Although the creators distanced themselves from this comparison early on, the original description of Mark Millar and Steve McNiven’s creator-owned series Nemesis was “What if Batman were the Joker?” Imagine a millionaire playboy with all the tools, all the skills, and all the same motivations — but turned to a life of crime? Imagine a twisted funhouse mirror version of the Dark Knight, clad in all white but with only dark intentions inside his head. This succinct high concept proved to be a high-action comic series, blending McNiven’s intense rendering and panel-to-panel storytelling with Millar’s nearly-trademarked tongue-in-cheek, unapologetic, action.
Like many of Mark Millar’s recent creator-owned books, the movie options flew fast and furiously after the book’s debut. In August 2010, just three months after the series’ debut, 20th Century Fox bought the movie option with legendary action director Tony Scott penciled in at the helm. In the intervening two years, the potential movie hasn’t gone beyond the script stage and Scott has since sadly passed away. But despite these unfortunate circumstances, the potential for a Nemesis movie remains unsullied and this is how I’d do it.
The super-hero film genre has firmly covered its bases when showing different kinds of heroes (and even anti-heroes) as leading men, but there has yet to be a full on, Tony Montoya-like figure (not even Hancock). Millar and McNiven’s Nemesis perfectly boils that down and serves it up like a baseball pitcher betraying his own team with the perfect pitch to hit a home run.
For the movie, I’d carry through the explosion-laden, action-first film-making reminiscent of Crank, Shoot ‘Em Up or Smoking Aces, delivering a move that is unabashedly short on substance (unless that substance is gunpowder). And a facet which most people overlook in Nemesis is how it discreetly sets itself up for franchise opportunity; the title comes from the leading villain of the piece, but at the end (spoilers!) after he dies its revealed his adversary, police Chief Inspector Blake Morrow, is in for more like him in an almost assembly-line factory of silver-spooned super villains.
This isn’t your typical action movie. It needs someone who can exaggerate the stakes without turning it into a Wile E. Coyote cartoon, and I’d pick none other than The Grey’s Joe Carnahan. This writer/director did the aforementioned Smoking Aces, which I think is the closest thing to an application to do Nemesis that I could imagine. Carnahan’s an easy choice, as he’s already been announced as writing a script when Tony Scott was in to direct. With Carnahan apparently already on and off Daredevil, this would be a great back-up play and have the benefit of not having to deal with complicated rights issues like a Marvel or DC character.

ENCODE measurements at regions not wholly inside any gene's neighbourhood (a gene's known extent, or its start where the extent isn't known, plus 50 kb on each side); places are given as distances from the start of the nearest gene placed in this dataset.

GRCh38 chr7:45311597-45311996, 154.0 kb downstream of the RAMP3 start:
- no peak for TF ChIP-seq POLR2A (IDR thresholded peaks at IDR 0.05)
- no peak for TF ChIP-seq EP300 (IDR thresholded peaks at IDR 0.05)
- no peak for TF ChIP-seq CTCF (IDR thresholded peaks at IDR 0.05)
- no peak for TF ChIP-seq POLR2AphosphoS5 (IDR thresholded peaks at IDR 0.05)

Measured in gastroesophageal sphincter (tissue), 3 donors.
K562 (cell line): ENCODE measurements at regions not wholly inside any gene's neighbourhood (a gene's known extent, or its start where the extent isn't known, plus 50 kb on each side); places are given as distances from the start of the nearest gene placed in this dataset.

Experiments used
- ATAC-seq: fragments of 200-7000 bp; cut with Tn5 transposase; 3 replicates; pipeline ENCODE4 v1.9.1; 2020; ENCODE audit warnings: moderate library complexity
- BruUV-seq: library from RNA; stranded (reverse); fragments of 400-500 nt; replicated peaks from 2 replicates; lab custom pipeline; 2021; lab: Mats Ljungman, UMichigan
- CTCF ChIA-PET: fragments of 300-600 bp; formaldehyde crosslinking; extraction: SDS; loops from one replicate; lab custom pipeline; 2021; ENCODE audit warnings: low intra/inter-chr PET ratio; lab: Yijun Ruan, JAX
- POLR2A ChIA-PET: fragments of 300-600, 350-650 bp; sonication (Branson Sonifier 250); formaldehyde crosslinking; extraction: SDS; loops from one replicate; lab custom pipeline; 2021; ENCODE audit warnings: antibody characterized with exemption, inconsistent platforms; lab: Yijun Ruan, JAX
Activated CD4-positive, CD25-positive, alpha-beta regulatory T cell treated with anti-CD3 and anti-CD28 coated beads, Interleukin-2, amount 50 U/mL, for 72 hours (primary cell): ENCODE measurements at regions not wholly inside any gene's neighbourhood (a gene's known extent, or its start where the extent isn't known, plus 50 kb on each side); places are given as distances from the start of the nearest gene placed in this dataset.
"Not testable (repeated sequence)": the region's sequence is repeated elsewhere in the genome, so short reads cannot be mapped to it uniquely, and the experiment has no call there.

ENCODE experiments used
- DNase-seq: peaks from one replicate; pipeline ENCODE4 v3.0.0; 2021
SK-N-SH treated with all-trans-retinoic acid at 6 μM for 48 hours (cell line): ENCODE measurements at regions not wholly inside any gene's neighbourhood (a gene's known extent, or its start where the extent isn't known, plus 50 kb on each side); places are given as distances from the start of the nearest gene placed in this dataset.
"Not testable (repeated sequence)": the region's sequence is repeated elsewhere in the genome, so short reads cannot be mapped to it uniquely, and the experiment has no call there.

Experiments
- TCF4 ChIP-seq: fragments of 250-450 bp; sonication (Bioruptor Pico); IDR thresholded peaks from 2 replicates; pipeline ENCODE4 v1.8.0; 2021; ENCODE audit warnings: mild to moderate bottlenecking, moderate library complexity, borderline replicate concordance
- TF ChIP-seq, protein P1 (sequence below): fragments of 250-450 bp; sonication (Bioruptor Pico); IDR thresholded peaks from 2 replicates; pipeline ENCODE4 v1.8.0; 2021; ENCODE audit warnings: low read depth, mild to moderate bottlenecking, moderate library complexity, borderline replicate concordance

Nemesis – Michael Keaton: This is either the greatest choice ever or the worst. By putting his in here, I’m rooting for the former. Keaton has never been able to really replicate the heights he achieved in Tim Burton’s Batman movies (or the previous Beetlejuice), but casting him as Nemesis would be a bit of stunt-casting (given his role as Batman) but it’s shored up by true acting ability. Imagine him tuning into that bit of craziness from Beetlejuice, or perhaps just the scene in Batman where he asks the Joker “you wanna get nuts? Let’s get nuts!”
Blake Morrow – Liam Neeson: I almost enlisted Dennis Quaid in this one, but after I cast Keaton they didn’t seem to match up well with each other. Instead, Liam Neeson seemed more suitable, and given his role in Taken and having acted previously with Carnahan in The Grey, I think he’d be great. He’d also be a great character to hang this on as a potential franchise.
Stuart Lee – Idris Elba: Elba has quietly become one of an elite group of actors who has acted in several different comic-to-film franchises with Losers, Thor and Ghost Rider: Spirit of Vengeance, but that wouldn’t stop me from enlisting him for one more. Elba-as-Lee would be an excellent second to Neeson-as-Morrow and his part in the third act could be a real mind-bender.
The President – Richard Gere: Yes, he has a name in the comic… but really, I’d boil it down to being the President, or Mr. President. It’s more about the office anyway, and Gere would be an ideal sympathetic character, especially sharing a space with Neeson and Keaton.